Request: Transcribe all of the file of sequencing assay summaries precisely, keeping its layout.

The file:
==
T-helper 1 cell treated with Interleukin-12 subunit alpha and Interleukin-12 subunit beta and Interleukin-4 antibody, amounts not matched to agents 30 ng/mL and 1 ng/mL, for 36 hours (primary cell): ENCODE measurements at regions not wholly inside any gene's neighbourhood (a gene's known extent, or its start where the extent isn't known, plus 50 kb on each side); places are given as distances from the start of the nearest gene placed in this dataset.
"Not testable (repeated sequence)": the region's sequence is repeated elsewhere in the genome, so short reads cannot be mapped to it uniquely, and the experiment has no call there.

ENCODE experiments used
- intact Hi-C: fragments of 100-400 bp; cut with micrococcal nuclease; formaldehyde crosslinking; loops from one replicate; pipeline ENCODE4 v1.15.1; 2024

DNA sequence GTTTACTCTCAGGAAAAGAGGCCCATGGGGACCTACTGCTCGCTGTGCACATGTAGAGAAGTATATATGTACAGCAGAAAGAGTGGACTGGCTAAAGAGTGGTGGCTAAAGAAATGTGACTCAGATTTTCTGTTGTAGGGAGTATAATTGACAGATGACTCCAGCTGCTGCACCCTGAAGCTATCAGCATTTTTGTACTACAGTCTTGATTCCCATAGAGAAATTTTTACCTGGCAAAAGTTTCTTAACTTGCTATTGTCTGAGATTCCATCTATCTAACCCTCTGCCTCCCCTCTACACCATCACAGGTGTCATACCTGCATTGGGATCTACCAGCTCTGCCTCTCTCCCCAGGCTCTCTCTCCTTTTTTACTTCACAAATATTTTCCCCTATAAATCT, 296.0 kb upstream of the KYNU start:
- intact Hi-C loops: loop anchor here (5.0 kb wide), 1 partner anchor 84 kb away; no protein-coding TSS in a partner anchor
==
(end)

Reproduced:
T-helper 1 cell treated with Interleukin-12 subunit alpha and Interleukin-12 subunit beta and Interleukin-4 antibody, amounts not matched to agents 30 ng/mL and 1 ng/mL, for 36 hours (primary cell): ENCODE measurements at regions not wholly inside any gene's neighbourhood (a gene's known extent, or its start where the extent isn't known, plus 50 kb on each side); places are given as distances from the start of the nearest gene placed in this dataset.
"Not testable (repeated sequence)": the region's sequence is repeated elsewhere in the genome, so short reads cannot be mapped to it uniquely, and the experiment has no call there.

ENCODE experiments used
- intact Hi-C: fragments of 100-400 bp; cut with micrococcal nuclease; formaldehyde crosslinking; loops from one replicate; pipeline ENCODE4 v1.15.1; 2024

DNA sequence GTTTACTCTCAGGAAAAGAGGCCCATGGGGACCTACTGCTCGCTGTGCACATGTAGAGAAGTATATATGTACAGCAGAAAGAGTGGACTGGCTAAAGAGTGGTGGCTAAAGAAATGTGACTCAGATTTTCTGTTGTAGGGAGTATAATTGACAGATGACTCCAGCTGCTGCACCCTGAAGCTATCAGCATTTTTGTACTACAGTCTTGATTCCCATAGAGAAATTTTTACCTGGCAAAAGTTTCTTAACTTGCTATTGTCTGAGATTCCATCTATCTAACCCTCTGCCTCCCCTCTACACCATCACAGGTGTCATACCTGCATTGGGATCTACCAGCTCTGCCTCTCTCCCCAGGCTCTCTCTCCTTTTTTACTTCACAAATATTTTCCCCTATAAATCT, 296.0 kb upstream of the KYNU start:
- intact Hi-C loops: loop anchor here (5.0 kb wide), 1 partner anchor 84 kb away; no protein-coding TSS in a partner anchor